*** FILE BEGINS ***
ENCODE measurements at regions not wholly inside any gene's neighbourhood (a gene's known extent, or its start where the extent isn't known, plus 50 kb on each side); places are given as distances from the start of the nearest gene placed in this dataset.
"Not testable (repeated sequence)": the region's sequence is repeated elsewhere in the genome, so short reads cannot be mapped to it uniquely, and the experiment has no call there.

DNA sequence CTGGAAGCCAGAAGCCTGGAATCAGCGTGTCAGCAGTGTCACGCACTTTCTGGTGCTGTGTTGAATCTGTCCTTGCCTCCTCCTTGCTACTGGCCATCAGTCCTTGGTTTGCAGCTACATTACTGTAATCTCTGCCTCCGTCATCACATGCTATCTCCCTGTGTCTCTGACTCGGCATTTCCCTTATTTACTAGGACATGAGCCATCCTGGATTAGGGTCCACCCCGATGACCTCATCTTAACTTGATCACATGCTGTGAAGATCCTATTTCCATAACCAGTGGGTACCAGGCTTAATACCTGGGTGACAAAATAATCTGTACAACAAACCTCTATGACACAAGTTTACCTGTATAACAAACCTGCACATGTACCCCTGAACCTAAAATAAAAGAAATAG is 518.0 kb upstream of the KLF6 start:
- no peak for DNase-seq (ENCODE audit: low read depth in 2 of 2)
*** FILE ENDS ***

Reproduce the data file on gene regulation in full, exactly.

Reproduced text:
ENCODE measurements at regions not wholly inside any gene's neighbourhood (a gene's known extent, or its start where the extent isn't known, plus 50 kb on each side); places are given as distances from the start of the nearest gene placed in this dataset.
"Not testable (repeated sequence)": the region's sequence is repeated elsewhere in the genome, so short reads cannot be mapped to it uniquely, and the experiment has no call there.

DNA sequence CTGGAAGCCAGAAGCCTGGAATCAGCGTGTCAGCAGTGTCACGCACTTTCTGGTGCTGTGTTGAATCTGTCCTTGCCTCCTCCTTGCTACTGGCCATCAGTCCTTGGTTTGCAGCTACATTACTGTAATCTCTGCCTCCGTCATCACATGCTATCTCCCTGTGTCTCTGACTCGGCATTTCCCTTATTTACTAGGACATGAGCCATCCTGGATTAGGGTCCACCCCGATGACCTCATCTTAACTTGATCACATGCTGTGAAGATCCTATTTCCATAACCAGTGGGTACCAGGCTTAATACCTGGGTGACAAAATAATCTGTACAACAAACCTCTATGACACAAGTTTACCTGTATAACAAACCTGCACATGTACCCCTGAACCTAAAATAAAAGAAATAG is 518.0 kb upstream of the KLF6 start:
- no peak for DNase-seq (ENCODE audit: low read depth in 2 of 2)